• Target liver disease to prevent progression of steatohepatitis to fibrosis and cirrhosis.
  • Minimize downstream complications such as hepatocellular carcinoma.

More than 60 phase 3 trials are underway –Primary Therapeutic Targets:

  • PPAR signaling (insulin signaling, glucose and lipid metabolism, energy homeostasis, inflammation)
  • FXR signaling (insulin sensitivity, glucogenesis, lipogenesis)
  • ASK1 signaling (apoptosis)
  • CCR2/CCR5 signaling (inflammation and fibrogenesis).

Chronic Hepatitis B in North American Children

As part of the Hepatitis B Research Network (HBRN), 343 children were enrolled in 7 U.S. and Canadian centers.  A recent study (KB Schwarz et al. J Pediatr 2015; 167: 1287-94) provides data on HBV epidemiology and a related commentary by Brian McMahon (1186-7) provides some useful advice on what is needed to further reduce HBV infection.

88 children were not enrolled.  More than half of these patients refused to participate, the other reasons included language barriers or inability to comply with follow-up.

Key findings:

  • 78% of the subjects in this study were Asian
  • 55% were adopted.  This high adoption rate likely skews some of the data because (according to the associated editorial) “children with HBV in the US..most are likely to be children of parents who immigrated to the US from endemic countries and not adoptees.”
  • 97% had international origins with either the child or a parent born abroad
  • HBV genotype B was most common (43%) followed by genotype C (32%), D (16%), A (5%), E (4%) or multiple (<1%).

In the editorial, Dr. McMahon notes that ascertaining the rate of a birth dose of HBV vaccine would be of interest.  In many countries, vaccination is started at ≥2 months and this is unlikely to prevent HBV transmission.  Two important public health issues for North America:

  • “First, all pregnant women, especially those foreign-born, need to be screened for HBsAg and if positive, their infants should receive HBV vaccine and hepatitis B immune globulin immediately after birth.”
  • “Second, all foreign-born children and adults who immigrate to the US or Canada should be tested for HBsAg.”

My take: This study provides an up-to-date snapshot of tertiary care for children with HBV in North America.  There are many opportunities to curtail (or hopefully eliminate) the impact of HBV in our communities and around the world.

AASLD Guideline (Nov 2015): Treatment of Chronic HBV 

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Pediatric Entecavir Data

While entecavir and tenofovir have been in use for many years in adult hepatology for hepatitis B virus (HBV) infection, a well-designed study supporting their use in pediatrics has been lacking until now.  Recently, a study (M Jonas et al. Hepatology 2015; DOI: 10.1002/hep.28015)  has shown that entecavir is effective for pediatric HBV

Link to full study. Randomized Controlled Trial of Entecavir Versus Placebo in Children with HBeAg-positive Chronic Hepatitis B

Here’s the abstract:

This ongoing, randomized phase III study assesses the safety and efficacy of entecavir versus placebo in nucleos(t)ide-naive children (2 to <18 years) with HBeAg-positive chronic hepatitis B (CHB). Blinded treatment was administered for a minimum of 48 weeks. After Week 48, patients with HBeAg seroconversion continued blinded treatment; those without, switched to open-label entecavir. The primary endpoint was HBeAg seroconversion and HBV DNA <50 IU/mL at Week 48. A total of 180 patients were randomized (2:1) and treated. Baseline median age was 12 years, with approximately 50% of children aged >12 to <18, and 25% each aged ≥2 to ≤6 and >6 to ≤12. Rates for the primary endpoint at Week 48 were significantly higher with entecavir than placebo (24.2% [29/120] versus 3.3% [2/60]; P=0.0008). Furthermore, higher response rates were observed with entecavir compared with placebo for the key Week 48 secondary endpoints: HBV DNA <50 IU/mL (49.2% [59/120] versus 3.3% [2/60]; P < 0.0001), alanine aminotransferase normalization (67.5% [81/120] versus 23.3% [14/60]; P < 0.0001), and HBeAg seroconversion (24.2% [29/120] versus 10.0% [6/60]; P = 0.0210). Among entecavir-randomized patients there was an increase in all efficacy endpoints between Weeks 48 and 96, including an increase from 49% to 64% in virologic suppression. The cumulative probability of emergent entecavir resistance through Years 1 and 2 of entecavir was 0.6 and 2.6%, respectively. Entecavir was well tolerated with no observed differences in adverse events or changes in growth compared with placebo. Conclusion: In childhood CHB, entecavir demonstrated superior antiviral efficacy to placebo with a favorable safety profile. These results support the use of entecavir as a therapeutic option in children and adolescents with CHB.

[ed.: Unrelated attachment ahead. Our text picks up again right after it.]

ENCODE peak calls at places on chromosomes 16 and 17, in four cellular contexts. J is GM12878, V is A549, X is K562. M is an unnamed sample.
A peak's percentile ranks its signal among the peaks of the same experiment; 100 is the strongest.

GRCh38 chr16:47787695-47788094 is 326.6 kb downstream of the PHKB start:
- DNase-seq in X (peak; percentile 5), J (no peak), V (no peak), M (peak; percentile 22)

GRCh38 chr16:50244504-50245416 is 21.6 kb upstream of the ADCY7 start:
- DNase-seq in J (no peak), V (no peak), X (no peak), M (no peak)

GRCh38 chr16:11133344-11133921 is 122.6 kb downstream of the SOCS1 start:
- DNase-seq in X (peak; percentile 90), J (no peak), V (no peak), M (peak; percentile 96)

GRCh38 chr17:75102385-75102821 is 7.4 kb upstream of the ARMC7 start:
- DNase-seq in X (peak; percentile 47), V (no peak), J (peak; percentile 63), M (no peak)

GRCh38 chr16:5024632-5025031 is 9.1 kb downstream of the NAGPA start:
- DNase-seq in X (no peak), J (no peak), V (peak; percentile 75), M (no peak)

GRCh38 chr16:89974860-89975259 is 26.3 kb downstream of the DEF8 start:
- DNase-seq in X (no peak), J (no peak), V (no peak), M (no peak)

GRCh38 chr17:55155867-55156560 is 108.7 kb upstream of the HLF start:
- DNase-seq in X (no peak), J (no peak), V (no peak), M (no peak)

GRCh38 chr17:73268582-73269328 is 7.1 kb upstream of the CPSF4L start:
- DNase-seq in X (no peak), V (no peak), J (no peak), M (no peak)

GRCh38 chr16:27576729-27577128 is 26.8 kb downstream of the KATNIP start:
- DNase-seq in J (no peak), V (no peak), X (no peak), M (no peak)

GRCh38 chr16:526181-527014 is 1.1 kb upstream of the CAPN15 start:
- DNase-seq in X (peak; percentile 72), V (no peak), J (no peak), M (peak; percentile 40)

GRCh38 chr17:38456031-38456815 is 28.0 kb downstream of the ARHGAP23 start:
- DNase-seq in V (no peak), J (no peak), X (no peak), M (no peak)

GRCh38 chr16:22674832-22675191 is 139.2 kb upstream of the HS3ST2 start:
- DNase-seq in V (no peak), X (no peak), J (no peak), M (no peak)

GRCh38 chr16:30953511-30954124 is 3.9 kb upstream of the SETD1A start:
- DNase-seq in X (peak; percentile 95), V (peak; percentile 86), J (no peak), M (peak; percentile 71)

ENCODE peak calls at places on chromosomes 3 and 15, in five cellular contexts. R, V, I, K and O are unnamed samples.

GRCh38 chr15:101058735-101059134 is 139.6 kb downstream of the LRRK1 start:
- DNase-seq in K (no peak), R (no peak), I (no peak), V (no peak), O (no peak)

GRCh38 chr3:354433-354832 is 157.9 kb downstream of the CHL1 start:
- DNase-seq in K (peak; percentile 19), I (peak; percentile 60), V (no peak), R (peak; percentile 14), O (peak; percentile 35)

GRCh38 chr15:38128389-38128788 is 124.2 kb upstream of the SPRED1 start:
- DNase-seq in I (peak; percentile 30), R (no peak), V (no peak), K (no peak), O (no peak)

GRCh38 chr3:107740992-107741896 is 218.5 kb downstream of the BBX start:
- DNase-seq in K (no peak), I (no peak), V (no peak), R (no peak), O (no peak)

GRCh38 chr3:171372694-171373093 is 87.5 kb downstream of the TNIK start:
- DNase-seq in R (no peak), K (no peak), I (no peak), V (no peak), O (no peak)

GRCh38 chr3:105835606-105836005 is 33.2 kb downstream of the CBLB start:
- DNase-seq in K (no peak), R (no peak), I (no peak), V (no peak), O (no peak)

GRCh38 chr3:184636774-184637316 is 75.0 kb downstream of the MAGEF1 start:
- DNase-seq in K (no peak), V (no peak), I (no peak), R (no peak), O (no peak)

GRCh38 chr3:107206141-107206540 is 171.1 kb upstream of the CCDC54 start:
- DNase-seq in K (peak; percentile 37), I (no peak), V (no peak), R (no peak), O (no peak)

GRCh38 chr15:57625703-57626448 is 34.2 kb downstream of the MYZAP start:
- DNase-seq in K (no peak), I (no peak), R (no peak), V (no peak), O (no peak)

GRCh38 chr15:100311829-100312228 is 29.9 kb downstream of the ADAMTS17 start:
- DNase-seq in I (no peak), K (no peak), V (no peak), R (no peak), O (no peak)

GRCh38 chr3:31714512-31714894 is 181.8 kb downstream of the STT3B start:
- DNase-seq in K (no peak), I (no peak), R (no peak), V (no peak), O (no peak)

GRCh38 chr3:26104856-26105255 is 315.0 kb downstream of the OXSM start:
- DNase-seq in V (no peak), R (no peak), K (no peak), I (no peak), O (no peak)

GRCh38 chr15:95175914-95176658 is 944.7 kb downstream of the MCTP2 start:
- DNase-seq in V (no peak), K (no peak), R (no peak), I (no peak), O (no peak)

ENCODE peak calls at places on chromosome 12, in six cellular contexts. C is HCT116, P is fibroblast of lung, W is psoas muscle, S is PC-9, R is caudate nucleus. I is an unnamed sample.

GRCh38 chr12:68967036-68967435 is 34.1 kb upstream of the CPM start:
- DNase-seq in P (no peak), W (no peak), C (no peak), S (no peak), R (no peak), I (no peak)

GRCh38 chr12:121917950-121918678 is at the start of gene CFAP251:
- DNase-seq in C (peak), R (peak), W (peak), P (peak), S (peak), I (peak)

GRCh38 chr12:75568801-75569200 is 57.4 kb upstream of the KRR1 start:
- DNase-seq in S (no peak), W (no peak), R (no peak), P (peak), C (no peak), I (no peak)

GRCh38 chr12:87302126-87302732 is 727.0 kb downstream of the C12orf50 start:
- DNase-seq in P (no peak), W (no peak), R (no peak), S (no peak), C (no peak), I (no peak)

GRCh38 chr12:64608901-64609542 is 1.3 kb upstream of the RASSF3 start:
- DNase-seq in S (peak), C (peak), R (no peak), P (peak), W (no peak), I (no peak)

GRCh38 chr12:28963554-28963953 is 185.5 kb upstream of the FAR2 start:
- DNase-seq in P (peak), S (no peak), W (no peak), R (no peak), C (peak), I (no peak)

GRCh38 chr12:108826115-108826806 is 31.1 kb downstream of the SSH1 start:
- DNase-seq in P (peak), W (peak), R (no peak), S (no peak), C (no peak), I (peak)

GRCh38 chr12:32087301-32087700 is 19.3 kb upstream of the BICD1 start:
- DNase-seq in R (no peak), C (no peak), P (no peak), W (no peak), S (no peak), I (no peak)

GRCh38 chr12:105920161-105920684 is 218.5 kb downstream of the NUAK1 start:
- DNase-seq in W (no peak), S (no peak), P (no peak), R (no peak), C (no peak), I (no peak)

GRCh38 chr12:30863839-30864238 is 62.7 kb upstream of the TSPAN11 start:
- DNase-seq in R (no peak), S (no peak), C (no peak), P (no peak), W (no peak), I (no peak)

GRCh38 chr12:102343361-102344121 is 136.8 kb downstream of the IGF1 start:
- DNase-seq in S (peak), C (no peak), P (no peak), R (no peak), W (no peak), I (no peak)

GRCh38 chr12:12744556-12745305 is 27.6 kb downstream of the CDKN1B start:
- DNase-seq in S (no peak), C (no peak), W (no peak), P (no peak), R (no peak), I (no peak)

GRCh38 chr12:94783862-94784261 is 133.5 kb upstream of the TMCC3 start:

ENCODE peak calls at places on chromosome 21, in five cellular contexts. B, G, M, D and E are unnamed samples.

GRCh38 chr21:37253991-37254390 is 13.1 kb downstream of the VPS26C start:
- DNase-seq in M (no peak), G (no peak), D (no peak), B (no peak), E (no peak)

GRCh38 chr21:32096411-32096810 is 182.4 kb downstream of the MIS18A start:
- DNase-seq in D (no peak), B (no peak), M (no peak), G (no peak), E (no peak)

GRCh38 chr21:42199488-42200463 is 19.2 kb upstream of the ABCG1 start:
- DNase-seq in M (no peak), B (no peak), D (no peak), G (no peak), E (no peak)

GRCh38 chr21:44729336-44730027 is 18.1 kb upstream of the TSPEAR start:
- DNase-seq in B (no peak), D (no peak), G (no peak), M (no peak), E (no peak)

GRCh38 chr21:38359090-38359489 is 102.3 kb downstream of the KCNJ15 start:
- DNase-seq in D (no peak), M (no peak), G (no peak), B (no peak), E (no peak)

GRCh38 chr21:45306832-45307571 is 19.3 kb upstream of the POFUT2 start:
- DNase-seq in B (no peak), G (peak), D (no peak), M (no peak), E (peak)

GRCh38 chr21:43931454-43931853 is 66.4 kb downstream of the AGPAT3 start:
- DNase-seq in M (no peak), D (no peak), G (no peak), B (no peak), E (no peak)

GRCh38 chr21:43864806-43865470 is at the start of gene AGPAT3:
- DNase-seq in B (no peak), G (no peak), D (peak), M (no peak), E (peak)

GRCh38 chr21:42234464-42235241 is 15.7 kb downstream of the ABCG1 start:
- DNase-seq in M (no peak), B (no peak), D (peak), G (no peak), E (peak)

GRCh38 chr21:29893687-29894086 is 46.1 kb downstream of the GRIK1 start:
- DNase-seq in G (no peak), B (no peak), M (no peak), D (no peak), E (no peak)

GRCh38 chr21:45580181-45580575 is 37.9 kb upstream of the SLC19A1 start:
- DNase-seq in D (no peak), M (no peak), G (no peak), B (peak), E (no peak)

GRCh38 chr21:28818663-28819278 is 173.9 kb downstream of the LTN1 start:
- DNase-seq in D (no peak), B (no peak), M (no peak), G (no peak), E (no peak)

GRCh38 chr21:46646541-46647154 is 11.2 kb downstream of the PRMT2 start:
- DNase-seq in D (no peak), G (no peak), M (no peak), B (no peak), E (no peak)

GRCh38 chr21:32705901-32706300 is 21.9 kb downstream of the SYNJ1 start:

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Preventing Vertical Transmission of Hepatitis B with Telbivudine

Briefly noted:

Wu Q et al. Clin Gastroenterol Hepatol 2015; 13: 1170-76.  This was a prospective study of 450 Hepatitis B e antigen-positive pregnant women with HBV DNA levels greater than 10 to the 6th IU/mL.  279 women received telbivudine 600 mg daily starting between 24 to 32 weeks of gestation until delivery or up to a month thereafter; this treatment group was compared to 171 controls women unwilling to take the medication. All infants received vaccinations after birth along with hepatitis B immune globulin. None of the infants in the treatment arm acquired hepatitis B (negative HBsAg at 6 months) compared with 14.7% of infants in the control arm who were positive for infection.  no serious adverse effects were noted in the women receiving telbivudine or their infants.